A Brisbane man who had returned from Melbourne in the peak of its months-long lockdown claims he was forced to catch a taxi on two occasions from hospital while in mandatory state imposed hotel quarantine - despite not yet returning a negative result to COVID-19.

Joshua Walker, aged in his 20s, had been working in inner city Melbourne during the height of the country's COVID-19 pandemic in August - while the southern state had been thrust into hard lockdown after recording hundreds of coronavirus related deaths.

The information comes to light as The Courier-Mail yesterday revealed a police investigation had been launched in relation to an alleged quarantine breach at a Gold Coast hotel.

Mr Walker, who had returned to Brisbane on August 6 via aeroplane, had been placed into quarantine at Rydges Hotel in South Bank where days later, an unrelated medical incident would require two visits to hospital.

According to Mr Walker, he was on two occasions transported via ambulance from his hotel, however, both times was forced to catch a taxi back to quarantine.

He said he had not yet been tested for COVID-19 and was unsure on his health status at the time - a claim he later made to Queensland Health in an email.

"It was a little bit strange being able to catch a taxi, especially when the onus is on the fact that everyone is effectively positive until proven otherwise, and at the time I'd had no COVID tests and no results," Mr Walker told The Courier-Mail.

Mr Walker had been placed into quarantine at Rydges Hotel in South Bank. Picture: Richard Walker
Mr Walker had been placed into quarantine at Rydges Hotel in South Bank. Picture: Richard Walker

"I complied. I was cautioned that when I left the hotel that if I didn't return, I would be in breach of a public health direction and there would be a warrant issued for my arrest."

The information comes to light after The Courier-Mail yesterday revealed a quarantine guest staying at a Gold Coast Hotel was able to catch a taxi to a convenience store, while only weeks earlier, Queensland Health slammed suggestions travellers in hotel quarantine were able to catch taxis.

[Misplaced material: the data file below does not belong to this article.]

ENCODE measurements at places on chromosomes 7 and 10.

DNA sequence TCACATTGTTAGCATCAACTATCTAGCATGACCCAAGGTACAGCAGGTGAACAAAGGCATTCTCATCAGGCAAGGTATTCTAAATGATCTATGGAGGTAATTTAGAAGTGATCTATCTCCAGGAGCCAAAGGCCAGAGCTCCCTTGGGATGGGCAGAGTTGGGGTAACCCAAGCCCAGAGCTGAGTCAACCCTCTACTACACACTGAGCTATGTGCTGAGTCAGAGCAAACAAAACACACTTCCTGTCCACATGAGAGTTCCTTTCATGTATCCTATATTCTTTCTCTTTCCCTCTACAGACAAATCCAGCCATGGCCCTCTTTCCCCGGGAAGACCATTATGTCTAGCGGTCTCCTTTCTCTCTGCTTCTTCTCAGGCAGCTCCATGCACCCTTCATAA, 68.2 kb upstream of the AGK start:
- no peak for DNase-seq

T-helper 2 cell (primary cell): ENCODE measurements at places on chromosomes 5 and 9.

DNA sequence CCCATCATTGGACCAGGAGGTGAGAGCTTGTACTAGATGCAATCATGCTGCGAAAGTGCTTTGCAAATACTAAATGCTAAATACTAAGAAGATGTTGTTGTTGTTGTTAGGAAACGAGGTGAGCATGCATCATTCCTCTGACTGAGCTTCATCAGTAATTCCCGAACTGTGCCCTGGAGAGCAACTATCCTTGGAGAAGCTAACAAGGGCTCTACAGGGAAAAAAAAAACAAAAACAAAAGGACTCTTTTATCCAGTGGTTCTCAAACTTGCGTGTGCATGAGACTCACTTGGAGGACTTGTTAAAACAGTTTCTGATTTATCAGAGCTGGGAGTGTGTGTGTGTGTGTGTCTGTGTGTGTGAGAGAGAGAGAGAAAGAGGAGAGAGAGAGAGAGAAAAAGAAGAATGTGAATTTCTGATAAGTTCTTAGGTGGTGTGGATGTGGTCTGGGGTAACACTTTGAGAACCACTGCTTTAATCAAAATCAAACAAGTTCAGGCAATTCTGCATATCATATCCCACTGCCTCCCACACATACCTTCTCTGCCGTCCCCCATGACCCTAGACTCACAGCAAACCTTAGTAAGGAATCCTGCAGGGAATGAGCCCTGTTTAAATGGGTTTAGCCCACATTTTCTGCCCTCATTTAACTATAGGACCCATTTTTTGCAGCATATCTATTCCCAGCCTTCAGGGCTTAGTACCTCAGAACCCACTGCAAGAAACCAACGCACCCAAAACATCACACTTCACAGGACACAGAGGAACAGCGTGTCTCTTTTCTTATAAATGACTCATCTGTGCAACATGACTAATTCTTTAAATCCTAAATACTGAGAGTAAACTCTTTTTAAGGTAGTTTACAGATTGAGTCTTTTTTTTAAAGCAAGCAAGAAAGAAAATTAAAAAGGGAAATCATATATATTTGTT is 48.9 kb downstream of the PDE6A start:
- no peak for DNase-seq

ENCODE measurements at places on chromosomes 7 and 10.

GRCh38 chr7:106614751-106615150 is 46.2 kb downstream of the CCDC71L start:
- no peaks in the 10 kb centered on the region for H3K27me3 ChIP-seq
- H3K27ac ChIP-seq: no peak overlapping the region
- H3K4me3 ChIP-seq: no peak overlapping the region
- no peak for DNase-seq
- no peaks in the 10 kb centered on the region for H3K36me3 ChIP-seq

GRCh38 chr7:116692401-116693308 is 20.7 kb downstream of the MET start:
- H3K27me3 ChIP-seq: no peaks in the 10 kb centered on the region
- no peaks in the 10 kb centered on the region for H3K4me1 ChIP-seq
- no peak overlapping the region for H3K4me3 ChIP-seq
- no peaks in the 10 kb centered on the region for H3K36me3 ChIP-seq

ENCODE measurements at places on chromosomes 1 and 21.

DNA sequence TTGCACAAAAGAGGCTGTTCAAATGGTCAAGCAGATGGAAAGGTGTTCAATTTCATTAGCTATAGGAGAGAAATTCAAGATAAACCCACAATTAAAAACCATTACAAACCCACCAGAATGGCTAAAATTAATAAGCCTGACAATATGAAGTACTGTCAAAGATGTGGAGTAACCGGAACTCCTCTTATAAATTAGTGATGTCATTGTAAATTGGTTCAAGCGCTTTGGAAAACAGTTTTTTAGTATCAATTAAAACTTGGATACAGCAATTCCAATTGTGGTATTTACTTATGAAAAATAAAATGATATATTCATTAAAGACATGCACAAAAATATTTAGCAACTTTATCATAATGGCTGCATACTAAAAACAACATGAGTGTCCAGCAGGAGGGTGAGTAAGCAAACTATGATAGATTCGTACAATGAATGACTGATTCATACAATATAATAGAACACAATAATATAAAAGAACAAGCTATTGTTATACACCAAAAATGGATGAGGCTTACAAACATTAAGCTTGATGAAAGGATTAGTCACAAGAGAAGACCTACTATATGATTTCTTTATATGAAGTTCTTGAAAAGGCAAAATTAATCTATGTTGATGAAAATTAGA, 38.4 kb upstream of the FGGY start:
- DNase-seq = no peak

At the time, a statement issued by the Department said: "Quarantine guests are transported to and from the hospital by Queensland Ambulance Service, who have been safely transporting hotel quarantine guests for almost a year."

While on January 15, Chief Health Officer Jeannette Young fronted the media where she claimed all patients required to leave quarantine for any reason were treated as if they were positive for COVID-19.

"So when they get to the hospital, the hospital treats them as if they are positive," she said when asked about the processes.

"Anyone in hotel quarantine who needs urgent medical care is taken to hospital in an ambulance, and, if not admitted, returned to quarantine in an ambulance, with appropriate PPE and safety protocols in place."

Queensland Chief Health Officer Jeannette Young. PICTURE: MATT TAYLOR.
Queensland Chief Health Officer Jeannette Young. PICTURE: MATT TAYLOR.


However, Queensland Health's own policy is contradictory of this statement.

Written into the publicly available guidelines on hotel quarantine, the policy explains how people in hotel or home quarantine may be required to travel for limited health or safety reasons.

The options for transportation, as listed on the state government policy include: "private vehicle"; "a taxi with a protective shield between driver and passenger or a taxi van that allows for physical distancing between the driver and passenger"; "ambulance service"; "transport arranged by a government authority", or more notably: "a taxi or ride share with the person wearing a protective mask and sitting in the seat on the passenger side."

When Queensland Health was questioned in relation to their policy, as well as asked to provide comment into how Mr Walker was able to catch a taxi on two occasions - despite coming from a government declared hotspot and not yet returning a negative result for COVID-19, a spokesperson said the approach in relation to COVID-19 had changed.